(Aaron Leitz, original photo on Houzz)

House Tour: A San Francisco apartment gets a modern Parisian accent

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Architect Stephen Sutro of Sutro Architects grew up in San Francisco just four blocks from this home, alongside one of the owners, who was a childhood friend. Years later, when the friend and her husband hired Sutro for this project, that long relationship made it easy to communicate and share ideas for the transformation of the couple's Edwardian flat from a dark warren of small rooms to a light-filled family dwelling.

Houzz at a Glance


Who lives here: A couple and their two children

Location: San Francisco

Size: 2,900 square feet; 3 bedrooms, 3½ bathrooms

Year renovated: 2013

(Aaron Leitz, original photo on Houzz)

"The modern interventions create an interesting juxtaposition and a pleasant tension between the old and new," says Sutro. The design of a fireplace in Tom Ford's New York City flagship store inspired the architect to create this wood and limestone surround and mantel in the living room.

Sofa: Dizani; art: Matt Lipps


"We call this project Parisian Modern Flat, because it uses the European idea of classic architecture as the backdrop for modern elements and furniture," says Sutro.

The architect staged a delicate design balance. "By using classic molding and a herringbone-patterned floor, we referenced the era in which the house was built," the architect says. A sofa with multisided seating has decidedly modernist attributes; it allows people to relax and enjoy the contemporary fireplace, the avant-garde photo collage, the more traditional bay window or the modern kitchen. "It is the perfect piece, because it has seating on all four sides," says the architect. "It knits the room together."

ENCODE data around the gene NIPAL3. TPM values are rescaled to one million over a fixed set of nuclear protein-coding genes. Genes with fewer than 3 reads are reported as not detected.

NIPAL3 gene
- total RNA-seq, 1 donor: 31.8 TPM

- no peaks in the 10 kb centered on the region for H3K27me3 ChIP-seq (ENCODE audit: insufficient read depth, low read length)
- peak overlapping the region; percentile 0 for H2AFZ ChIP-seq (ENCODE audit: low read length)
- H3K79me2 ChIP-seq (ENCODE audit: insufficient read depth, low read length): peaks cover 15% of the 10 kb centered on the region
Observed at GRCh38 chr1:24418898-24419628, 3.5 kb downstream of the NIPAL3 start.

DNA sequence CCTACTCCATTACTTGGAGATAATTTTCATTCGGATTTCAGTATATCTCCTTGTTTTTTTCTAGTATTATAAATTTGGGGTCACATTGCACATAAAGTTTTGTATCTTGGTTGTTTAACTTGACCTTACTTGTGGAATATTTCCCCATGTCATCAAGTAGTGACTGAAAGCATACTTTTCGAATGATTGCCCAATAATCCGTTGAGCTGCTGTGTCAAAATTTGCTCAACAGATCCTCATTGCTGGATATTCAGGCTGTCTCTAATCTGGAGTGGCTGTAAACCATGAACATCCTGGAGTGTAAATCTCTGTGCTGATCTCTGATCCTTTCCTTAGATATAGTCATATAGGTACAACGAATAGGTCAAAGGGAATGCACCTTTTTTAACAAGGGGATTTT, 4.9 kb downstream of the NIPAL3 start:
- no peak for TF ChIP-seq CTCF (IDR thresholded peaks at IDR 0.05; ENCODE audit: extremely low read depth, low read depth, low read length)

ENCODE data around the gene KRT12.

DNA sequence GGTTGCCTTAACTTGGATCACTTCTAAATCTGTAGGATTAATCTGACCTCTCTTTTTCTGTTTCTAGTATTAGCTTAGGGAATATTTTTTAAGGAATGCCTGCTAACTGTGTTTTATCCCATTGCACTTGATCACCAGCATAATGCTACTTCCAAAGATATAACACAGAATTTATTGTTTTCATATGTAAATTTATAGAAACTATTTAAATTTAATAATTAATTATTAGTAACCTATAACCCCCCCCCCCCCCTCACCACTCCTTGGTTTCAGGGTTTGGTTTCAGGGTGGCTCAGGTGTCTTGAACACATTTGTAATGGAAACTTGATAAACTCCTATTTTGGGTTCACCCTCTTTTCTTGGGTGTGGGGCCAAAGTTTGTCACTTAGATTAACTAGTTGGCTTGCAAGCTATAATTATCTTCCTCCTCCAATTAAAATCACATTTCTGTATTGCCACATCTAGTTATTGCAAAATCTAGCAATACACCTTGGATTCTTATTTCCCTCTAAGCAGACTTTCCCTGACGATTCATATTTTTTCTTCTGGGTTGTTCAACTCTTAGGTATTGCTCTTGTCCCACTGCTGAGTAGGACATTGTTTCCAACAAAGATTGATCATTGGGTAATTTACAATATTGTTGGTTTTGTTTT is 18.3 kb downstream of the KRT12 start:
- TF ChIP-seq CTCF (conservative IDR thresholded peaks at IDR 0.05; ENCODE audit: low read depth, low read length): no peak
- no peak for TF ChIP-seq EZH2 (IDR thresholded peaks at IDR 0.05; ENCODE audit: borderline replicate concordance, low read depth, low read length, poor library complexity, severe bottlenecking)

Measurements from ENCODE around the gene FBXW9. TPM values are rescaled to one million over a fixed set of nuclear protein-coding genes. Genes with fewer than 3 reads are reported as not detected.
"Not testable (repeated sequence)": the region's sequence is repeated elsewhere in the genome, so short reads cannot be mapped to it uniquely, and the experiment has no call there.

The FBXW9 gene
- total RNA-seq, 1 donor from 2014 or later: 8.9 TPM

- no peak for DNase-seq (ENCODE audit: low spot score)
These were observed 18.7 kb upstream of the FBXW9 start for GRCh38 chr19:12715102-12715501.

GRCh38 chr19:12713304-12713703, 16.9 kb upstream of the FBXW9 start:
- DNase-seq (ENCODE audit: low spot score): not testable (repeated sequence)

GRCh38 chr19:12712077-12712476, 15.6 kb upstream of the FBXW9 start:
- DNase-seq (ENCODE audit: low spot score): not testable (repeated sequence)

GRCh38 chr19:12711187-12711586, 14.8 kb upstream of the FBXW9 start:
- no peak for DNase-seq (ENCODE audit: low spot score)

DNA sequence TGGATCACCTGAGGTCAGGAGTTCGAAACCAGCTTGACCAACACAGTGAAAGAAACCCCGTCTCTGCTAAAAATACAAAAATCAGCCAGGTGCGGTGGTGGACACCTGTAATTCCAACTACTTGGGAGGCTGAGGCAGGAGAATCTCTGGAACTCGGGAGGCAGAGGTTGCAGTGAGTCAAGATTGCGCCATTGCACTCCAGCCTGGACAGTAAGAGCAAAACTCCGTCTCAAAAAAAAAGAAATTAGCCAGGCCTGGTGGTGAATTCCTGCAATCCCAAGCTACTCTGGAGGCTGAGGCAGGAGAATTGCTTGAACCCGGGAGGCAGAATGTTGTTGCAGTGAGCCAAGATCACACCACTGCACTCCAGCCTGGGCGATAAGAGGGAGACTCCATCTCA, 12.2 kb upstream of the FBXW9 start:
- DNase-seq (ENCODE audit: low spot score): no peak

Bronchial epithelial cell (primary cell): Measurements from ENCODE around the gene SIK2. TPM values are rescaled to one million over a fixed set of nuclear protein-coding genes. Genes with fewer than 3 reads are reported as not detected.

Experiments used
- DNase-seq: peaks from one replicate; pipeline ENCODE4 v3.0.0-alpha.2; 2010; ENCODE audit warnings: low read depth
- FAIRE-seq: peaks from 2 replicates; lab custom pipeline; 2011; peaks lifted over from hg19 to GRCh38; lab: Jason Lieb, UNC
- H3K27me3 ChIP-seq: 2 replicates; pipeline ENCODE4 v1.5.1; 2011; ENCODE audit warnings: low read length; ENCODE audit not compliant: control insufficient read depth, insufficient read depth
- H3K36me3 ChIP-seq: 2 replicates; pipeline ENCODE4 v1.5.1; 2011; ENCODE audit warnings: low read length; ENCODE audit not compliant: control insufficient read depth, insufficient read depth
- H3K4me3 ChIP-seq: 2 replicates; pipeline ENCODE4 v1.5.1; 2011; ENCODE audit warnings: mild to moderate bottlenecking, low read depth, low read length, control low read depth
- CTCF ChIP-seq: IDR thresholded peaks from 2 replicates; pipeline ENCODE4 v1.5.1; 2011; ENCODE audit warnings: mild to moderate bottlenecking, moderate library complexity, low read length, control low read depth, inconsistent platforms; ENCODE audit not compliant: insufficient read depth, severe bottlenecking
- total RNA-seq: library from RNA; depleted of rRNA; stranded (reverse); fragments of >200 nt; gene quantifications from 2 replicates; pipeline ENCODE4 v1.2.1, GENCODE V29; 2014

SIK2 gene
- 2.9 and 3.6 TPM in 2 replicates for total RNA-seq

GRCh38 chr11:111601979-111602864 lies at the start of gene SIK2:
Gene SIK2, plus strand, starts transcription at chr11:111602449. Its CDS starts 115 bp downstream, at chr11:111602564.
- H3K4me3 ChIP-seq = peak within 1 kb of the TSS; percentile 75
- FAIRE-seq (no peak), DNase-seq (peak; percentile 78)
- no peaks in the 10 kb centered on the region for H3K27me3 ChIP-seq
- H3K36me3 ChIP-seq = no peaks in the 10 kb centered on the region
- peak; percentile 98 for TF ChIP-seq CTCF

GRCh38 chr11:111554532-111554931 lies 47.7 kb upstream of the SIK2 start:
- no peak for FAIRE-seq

"The Lindsey Adelman light fixture defines the dining area and adds a formality to it," says Sutro. Although the architect removed the division between the rooms, he left a suggestion of a wall between the dining room and kitchen to make a slight visual separation. "It's just enough to suggest two spaces," he says. "Dim the lights in the kitchen during a dinner party, and it seems to disappear."

"Before the remodel the kitchen was tucked at the back, the darker area of the house," says Sutro. When he moved the kitchen to the center, he reassigned its former place to the study. To lighten up both the study and the stairwell, he replaced a wall between them with slightly opaque glass.

An opaque glass window also appears in the master bathroom, allowing privacy in the tub but letting light fill the room. A trough sink allows two people to use it comfortably. "The vanity is only 5½ feet long," Sutro says. "Two sinks didn't make sense here, but a trough makes the vanity feel longer and more usable."

From public spaces to private, the home's entire interior design is a balancing act well executed.

// This story was written by Mary Jo Bowling, and originally published on Houzz.

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